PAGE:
The COVID-19 pandemic has presented enormous challenges for businesses, both big and small. Federal and State Governments have tried to meet those challenges through the introduction of various stimulus packages aimed at assisting businesses that are in distress. That being said, unfortunately there were many businesses that were struggling pre-COVID and those difficulties are now compounded by the COVID pandemic.
While those businesses are being given an artificial support, and that support will certainly assist them in the short term, those support packages will end at which point they will, we anticipate, find themselves in an even more distressed position particularly where businesses incurred additional debt to survive the pandemic.
To assist companies to continue during the pandemic, the Federal Government enacted the Coronavirus Economic Response Package Omnibus Act 2020 which introduced a number of amendments to the Corporations Act 2001(Cth) including:-
- Increased the debt threshold for a Statutory Demand to $20,000;
- Extended the time for compliance with a Statutory Demand to 6 months; and
- Provided relief to directors from the duty to prevent insolvent trading.
In addition to this, the Australian Taxation Office has also stayed the commencement of enforcement action during the COVID-19 period.
While these amendments will assist companies in the short terms, once the 6-month period expires (our concern is that) those companies will face a tidal wave of claims. While we believe the Government’s policies are well intended and aimed principally at protecting jobs, we believe that for many companies it is simply a case of “kicking the can down the road”. Given the amendments to the Corporations Act will expire on 25 September 2020, it is important for businesses to plan and model what their business landscape looks like at that time.
What is a Restructure and how does it work?
There are various types of restructure options, and generally it is essential to obtain the right advice in relation to what restructure option is appropriate in the circumstances.
A restructure is simply a restructure of the entity or entities operating a business that allows the business to continue to trade and be viable moving into the future.
A very simple restructure would involve a company trading a business that sold its business and assets for value (subject to appropriate valuations) to a third- party entity that does not carry the same debt load as the initial entity.
The Corporations Act has a variety of options that involve flexibility to companies and their directors to restructure an entity to ensure that the business continues to trade into the future despite having incurred debts as a result of a downturn in trading.
An informal restructure involves businesses going to its creditors to individually negotiate a restructure of the debt, typically through a mixture of debt forgiveness and extension of payment terms. One arrangement with one creditor may be very different to another creditor and an arrangement with one creditor does not bind other creditors.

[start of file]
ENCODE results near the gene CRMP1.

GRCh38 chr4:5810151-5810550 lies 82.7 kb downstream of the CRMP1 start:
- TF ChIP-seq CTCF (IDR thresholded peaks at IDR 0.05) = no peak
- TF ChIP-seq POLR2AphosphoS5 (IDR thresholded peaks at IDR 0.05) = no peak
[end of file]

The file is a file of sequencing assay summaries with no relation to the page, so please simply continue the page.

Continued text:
By contrast, a formal restructure is a mechanism under the Corporations Act that involves the appointment of an external administrator, either a voluntary administrator or liquidator. The differences between a voluntary administrator and liquidator are sometimes described as a non-fatal and fatal, i.e. will the business survive or not survive the external appointment.
The principal objective of a voluntary administration is to obtain a better return to creditors that what would be achieved through a liquidation through the execution of a deed of company arrangement. Once a company exists voluntary administration and enters into a DOCA, not only is employment as well as creditor relationships preserved, but the companies business (typically) continues. The pre-administration debt position (excluding secured debts) are captured by the terms of the DOCA and all unsecured creditors are bound by its terms regardless as to whether or not they voted in favour of the DOCA or not. If a DOCA is accepted, it can, and often does, result in a marked compromise of debt and once that compromise is secured, it enables the company to grow into the future without being burdened by the legacy debt.
Although some of these options may seem complex, our experts are across the laws and the options that you have in your company is suffering a growing or difficult debt load.
Bounce Back Effect
It has been forecast that Australia’s GDP may decline by as much as 6.7% as a consequence of the COVID-19 pandemic, such a decline has not been seen since the Great Depression. However, there is hope that there will be a bounce back following the normalisation of the political and economic circumstances. Remembering that the economic downturn is the result of a “Black Swan” event and not any fundamental flaw in the economy itself.
It is possible that we could see a recovery that results in strong economic growth within the next 3 years. As such, it is essential that businesses take advantage of the COVID-19 laws to restructure and position themselves to take advantage of growth and new business opportunities. If your business continues to carry a significant debt load, new business opportunities may not be possible.
Now is the time to start planning
Planning and then implementing a strategy for restructure takes time. If you believe that your business might benefit from a restructure then now is the time to speak to us, but certainly before the Coronavirus response package expiring in September.
Our lawyers are experts in insolvency and restructuring. We work with experienced accountants and insolvency practitioners to achieve the best outcome for you and your business.